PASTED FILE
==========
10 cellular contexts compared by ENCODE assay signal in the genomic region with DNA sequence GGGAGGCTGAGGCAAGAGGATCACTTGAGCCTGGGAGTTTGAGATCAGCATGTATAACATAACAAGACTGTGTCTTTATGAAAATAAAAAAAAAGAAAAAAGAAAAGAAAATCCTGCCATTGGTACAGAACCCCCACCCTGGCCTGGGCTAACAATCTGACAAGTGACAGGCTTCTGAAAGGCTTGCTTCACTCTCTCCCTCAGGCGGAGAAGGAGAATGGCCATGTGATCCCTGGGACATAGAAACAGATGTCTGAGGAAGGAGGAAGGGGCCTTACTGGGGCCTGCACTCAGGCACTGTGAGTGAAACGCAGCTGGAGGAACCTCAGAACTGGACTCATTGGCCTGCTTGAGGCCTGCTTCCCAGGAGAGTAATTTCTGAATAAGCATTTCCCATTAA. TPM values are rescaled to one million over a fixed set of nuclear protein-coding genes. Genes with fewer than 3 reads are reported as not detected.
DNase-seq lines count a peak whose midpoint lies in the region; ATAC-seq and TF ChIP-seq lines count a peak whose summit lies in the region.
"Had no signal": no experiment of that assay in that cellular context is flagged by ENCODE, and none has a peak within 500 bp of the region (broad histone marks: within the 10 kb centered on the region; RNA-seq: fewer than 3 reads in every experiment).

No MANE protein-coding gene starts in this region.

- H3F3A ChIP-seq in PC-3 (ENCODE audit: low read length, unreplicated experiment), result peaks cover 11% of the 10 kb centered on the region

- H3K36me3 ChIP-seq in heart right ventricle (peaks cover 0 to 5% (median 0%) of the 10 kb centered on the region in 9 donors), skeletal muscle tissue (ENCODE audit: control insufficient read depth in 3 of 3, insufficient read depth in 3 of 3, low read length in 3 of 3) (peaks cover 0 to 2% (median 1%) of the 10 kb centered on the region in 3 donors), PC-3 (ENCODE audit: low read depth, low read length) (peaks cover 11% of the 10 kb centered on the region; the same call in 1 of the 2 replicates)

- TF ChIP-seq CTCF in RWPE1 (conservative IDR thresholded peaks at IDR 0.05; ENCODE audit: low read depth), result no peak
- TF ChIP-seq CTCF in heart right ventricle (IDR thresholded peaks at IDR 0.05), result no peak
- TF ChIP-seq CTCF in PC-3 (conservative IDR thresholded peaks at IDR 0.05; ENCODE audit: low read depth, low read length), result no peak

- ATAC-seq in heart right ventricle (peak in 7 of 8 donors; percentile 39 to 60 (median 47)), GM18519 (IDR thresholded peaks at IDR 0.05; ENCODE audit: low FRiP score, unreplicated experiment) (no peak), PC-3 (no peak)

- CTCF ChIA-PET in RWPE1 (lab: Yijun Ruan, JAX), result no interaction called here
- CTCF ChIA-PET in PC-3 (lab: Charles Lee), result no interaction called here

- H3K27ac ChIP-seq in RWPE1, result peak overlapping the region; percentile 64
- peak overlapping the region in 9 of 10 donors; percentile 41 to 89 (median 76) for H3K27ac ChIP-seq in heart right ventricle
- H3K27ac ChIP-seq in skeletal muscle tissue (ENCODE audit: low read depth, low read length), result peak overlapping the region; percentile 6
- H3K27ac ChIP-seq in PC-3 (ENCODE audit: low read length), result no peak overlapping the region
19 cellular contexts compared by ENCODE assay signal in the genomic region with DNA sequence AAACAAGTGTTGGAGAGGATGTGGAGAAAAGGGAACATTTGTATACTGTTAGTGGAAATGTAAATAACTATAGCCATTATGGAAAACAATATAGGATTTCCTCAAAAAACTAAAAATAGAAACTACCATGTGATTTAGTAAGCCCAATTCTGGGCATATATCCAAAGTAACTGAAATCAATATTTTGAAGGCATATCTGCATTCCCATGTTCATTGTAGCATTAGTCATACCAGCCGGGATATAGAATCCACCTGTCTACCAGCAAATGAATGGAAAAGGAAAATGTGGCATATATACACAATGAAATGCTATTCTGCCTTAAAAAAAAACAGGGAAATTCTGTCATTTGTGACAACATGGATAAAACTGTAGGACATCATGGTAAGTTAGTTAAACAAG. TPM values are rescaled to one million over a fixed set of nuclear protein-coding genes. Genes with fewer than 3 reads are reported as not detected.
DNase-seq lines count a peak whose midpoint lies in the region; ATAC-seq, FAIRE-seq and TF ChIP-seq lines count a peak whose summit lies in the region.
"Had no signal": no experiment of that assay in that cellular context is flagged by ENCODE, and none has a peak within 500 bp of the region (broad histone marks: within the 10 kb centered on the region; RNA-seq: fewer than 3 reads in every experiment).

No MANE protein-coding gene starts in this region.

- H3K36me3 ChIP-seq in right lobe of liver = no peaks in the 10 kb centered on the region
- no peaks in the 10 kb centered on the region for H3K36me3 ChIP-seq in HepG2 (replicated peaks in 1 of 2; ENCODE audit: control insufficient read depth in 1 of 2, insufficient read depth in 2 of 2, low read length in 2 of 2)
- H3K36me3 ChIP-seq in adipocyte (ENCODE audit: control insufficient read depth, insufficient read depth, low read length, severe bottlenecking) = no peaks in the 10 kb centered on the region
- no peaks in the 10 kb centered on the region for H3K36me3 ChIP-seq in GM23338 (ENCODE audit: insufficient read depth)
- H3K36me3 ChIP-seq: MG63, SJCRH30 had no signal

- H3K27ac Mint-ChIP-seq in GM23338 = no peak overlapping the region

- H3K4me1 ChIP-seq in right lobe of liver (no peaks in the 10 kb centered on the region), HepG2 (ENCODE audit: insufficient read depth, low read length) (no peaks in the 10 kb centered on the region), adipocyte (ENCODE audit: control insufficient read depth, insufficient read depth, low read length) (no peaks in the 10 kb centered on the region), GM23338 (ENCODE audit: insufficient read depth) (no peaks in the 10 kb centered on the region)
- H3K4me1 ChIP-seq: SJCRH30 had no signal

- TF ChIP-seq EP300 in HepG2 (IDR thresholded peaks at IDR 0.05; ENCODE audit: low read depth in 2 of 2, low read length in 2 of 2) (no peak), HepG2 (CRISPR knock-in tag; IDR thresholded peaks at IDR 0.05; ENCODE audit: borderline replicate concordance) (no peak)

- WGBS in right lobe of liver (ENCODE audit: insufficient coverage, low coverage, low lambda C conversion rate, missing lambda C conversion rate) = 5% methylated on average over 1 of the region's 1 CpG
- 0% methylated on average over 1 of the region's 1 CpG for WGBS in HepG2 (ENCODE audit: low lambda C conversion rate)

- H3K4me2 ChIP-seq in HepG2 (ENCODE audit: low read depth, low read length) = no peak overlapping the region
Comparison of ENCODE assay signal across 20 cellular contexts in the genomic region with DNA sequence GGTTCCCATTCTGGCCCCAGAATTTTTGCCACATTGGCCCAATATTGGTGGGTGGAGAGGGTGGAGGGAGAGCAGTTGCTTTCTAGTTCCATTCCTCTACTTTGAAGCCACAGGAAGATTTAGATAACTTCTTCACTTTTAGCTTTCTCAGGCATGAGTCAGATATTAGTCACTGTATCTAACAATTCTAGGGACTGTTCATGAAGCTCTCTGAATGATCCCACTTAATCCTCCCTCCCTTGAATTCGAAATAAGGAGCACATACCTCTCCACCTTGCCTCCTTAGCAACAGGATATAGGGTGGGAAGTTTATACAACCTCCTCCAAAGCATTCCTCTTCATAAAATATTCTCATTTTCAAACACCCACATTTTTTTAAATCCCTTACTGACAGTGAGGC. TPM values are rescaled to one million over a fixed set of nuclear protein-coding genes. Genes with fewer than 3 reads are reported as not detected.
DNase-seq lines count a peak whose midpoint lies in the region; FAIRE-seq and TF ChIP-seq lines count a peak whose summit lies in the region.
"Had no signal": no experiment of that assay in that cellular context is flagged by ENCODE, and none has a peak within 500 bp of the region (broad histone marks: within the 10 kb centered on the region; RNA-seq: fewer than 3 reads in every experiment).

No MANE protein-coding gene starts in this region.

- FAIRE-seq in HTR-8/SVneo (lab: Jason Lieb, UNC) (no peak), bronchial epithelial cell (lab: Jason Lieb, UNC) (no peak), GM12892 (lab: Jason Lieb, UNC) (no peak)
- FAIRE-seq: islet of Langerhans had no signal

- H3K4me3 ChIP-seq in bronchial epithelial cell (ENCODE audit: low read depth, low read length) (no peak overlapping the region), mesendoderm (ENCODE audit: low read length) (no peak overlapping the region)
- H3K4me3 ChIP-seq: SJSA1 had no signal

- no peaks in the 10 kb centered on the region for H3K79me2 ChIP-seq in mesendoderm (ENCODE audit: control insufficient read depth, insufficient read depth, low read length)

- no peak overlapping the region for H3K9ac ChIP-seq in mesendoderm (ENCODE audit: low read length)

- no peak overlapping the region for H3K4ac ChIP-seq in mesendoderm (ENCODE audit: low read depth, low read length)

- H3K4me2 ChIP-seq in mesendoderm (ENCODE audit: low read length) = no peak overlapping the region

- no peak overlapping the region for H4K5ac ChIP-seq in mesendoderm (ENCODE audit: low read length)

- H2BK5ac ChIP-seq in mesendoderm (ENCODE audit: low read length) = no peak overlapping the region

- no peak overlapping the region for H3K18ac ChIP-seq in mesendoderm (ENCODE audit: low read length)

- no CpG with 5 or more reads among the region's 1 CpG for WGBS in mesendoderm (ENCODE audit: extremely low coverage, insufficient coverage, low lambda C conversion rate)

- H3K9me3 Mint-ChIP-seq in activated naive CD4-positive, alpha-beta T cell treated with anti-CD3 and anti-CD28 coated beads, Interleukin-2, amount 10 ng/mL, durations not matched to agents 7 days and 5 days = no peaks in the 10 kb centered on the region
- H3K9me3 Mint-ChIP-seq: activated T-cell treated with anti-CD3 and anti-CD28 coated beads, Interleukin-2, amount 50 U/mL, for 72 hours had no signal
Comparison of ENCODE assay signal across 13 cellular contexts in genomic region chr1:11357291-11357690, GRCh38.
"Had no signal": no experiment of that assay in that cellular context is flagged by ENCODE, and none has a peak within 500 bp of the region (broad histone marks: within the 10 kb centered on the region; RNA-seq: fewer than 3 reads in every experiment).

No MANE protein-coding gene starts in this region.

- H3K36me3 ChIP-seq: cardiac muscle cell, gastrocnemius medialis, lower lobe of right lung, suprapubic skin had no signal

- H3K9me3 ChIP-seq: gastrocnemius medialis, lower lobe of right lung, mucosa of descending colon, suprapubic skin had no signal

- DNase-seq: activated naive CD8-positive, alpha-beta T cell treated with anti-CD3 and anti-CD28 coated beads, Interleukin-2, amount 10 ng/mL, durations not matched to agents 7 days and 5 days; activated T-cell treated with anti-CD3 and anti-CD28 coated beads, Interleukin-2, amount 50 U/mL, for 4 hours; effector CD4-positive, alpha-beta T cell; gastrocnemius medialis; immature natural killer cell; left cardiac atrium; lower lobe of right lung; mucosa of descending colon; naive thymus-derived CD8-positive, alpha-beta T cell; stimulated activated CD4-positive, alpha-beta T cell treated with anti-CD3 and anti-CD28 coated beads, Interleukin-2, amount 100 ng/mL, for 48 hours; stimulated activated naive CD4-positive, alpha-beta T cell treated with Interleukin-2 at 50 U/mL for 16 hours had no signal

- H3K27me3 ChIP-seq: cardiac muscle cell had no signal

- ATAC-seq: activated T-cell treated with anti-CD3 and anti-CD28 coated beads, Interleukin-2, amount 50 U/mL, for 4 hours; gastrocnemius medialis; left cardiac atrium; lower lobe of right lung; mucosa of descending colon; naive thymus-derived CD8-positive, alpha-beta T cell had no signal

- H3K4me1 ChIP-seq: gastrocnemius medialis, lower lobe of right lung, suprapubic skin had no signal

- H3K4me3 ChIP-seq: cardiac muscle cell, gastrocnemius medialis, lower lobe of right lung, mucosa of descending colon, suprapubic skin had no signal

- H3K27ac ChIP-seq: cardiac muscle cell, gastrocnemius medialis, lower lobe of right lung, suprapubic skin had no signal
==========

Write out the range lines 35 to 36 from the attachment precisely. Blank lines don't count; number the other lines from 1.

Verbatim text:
"Had no signal": no experiment of that assay in that cellular context is flagged by ENCODE, and none has a peak within 500 bp of the region (broad histone marks: within the 10 kb centered on the region; RNA-seq: fewer than 3 reads in every experiment).

No MANE protein-coding gene starts in this region.